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Clear and pragmatic legal rules

The Luxembourg regulator yesterday published a press release about the Madoff case.

The wording is worth commenting :

The CSSF would like to stress that the Luxembourg law applicable to Luxembourg based depositary banks in their role of safe-keepers of investment funds' assets reflects faithfully the provisions of the European Council Directive 85/611/EEC
the Commission does not limit its analysis to the depositary banks concerned but verifies that all the other parties involved with the funds concerned have acted with the diligence imposed by Luxembourg law

What kind of law ? The law that is presented officially as clear and Prag-mac-tic, the fetish word.

This is for instance what Luc Frieden wrote in 2004 (Cf. article « The art of Communication », Fundlook, july-september 2004, page 3) : "I want to ensure that Luxembourg remains a leading player in the world of investment funds. Based on clear and pragmatic legal rules that are fully compliant with the EU legal framework as well as on the unique international experience built up over the past decades, the Grand-Duchy of Luxembourg will continue to undertake every effort to develop Luxembourg as the European hub for investment funds both for European and non-EU financial operators."

Pragmatic means that the actual enforcement in the jurisdiction is at least perfectible as there are many red flags that demonstrate a lax jurisdiction.

Quod erat demonstrandum with the Madoff case .

08:12 Posted in Luxembourg | Permalink | Comments (0)


Clients’ confidence is the cornerstone of a financial center

When looking the Corporate Registration in Luxembourg one may find evidences of a perfectible governance.

When the company the management and the governance of which is perfectible is the audit leader of investment funds, it is definitely worrying in the context of the financial crisis that demonstrates day after day auditors' responsibility (and especially big four firms ) because they failed in their duty to control the quality of their auditees' governance.

PwC Luxembourg is a very good example because the small size of the jurisdiction emphasizes dysfunctions all the more than the territory senior partner is member of PwC Global Board : one cannot tolerate any dysfunction.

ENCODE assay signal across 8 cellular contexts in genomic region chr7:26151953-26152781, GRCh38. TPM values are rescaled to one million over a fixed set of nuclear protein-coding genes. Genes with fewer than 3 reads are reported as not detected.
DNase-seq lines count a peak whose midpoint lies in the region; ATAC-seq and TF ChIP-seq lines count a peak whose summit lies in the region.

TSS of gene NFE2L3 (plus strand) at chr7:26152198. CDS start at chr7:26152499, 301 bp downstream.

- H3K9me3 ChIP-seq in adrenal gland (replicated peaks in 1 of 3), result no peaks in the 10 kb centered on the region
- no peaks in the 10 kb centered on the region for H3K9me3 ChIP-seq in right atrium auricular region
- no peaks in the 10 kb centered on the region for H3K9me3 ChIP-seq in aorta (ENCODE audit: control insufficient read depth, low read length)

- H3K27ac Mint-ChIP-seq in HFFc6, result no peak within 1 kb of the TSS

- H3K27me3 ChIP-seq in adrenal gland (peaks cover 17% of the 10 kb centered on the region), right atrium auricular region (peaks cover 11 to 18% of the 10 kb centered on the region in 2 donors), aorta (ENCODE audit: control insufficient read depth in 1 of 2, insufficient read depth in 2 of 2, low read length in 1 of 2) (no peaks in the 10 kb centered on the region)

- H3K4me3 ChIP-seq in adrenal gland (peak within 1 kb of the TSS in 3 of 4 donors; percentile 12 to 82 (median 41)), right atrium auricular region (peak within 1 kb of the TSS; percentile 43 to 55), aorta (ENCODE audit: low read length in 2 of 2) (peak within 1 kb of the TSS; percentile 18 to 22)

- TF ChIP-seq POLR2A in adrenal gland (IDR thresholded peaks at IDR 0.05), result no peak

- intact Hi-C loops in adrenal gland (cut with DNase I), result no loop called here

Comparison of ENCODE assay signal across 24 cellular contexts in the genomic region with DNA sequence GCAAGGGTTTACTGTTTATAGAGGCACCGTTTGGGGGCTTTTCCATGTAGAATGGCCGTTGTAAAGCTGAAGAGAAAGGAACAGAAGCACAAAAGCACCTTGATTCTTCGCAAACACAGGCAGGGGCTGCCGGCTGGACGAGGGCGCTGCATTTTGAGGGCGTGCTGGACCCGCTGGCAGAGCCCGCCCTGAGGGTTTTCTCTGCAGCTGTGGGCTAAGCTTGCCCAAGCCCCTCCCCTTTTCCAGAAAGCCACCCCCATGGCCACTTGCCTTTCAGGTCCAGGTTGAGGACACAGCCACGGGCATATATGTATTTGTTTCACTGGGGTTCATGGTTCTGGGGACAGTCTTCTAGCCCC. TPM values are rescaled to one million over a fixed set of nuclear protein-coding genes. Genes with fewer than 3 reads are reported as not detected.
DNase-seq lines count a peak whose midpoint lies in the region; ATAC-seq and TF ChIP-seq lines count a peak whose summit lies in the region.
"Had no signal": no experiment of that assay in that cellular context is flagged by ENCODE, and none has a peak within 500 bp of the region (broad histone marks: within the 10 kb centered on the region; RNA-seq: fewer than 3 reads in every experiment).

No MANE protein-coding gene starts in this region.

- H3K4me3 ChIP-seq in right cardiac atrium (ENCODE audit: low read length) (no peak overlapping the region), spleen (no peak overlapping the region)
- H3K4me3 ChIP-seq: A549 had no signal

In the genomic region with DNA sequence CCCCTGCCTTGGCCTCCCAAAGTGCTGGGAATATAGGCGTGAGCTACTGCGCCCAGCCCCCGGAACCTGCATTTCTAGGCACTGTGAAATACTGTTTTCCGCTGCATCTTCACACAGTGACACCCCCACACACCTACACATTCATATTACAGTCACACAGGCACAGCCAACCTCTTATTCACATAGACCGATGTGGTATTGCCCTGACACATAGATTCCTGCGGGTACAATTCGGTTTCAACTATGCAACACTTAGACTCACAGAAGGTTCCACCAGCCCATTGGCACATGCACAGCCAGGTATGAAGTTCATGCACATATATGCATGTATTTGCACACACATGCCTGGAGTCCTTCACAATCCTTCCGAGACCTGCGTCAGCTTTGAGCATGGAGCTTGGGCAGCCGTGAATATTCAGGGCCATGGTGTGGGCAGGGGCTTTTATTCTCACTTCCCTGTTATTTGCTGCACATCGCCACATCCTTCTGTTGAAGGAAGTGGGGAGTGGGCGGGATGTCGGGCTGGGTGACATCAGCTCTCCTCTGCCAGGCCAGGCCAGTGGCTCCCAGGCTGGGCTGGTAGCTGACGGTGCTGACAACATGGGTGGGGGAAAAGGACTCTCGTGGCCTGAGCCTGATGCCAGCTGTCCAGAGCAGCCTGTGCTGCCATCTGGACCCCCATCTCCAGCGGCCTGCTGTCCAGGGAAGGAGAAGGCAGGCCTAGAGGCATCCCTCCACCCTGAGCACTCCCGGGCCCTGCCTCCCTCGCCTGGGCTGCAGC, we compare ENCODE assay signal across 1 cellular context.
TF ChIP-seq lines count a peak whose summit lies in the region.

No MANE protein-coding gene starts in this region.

I have already mentioned the issue of a financial director who definitely does not comply with the speech of competence of the firm (including ethics that is a required competence for the actors in a financial center) which raises questions about management and governance.

The Management Committee of PwC Luxembourg reviewed the directors' delegations a couple of weeks ago and realised that directors who left the firm were not removed (see infra) : two directors for instance left late 2001. This dysfunction raises the question of the values of decisions or actions in the framework of the delegations of these directors that left without being removed of the published list.

Additionally the Management Committee of PwC Luxembourg decided for the transparency that directors' names and their respective delegations will no longer be published (they may be asked). In this center of expertise in investment funds, let's imagine a fund that would not publish names of manager of assets. Investors that discovered they invested in Madoff without being aware of it (Madoff not only acted as manager of assets never mentioned in the Luxalpha documents but also insisted on being custodian the press reported) may understand the risk when informations are not spontaneously communicated. Transparency is a key principle to protect the investors and the stakeholders and auditors must be an example.

No principles, no rules except the rule of money (money over ethics), poor protection for the investor (a book was published by a lawyer to explain that the jurisprudence is not in favor of the investor), poor transparency, poor communication on issues (the problem of Luxalpha was only communicated in the media but never quoted by the ALFI, the ABBL or the CSSF).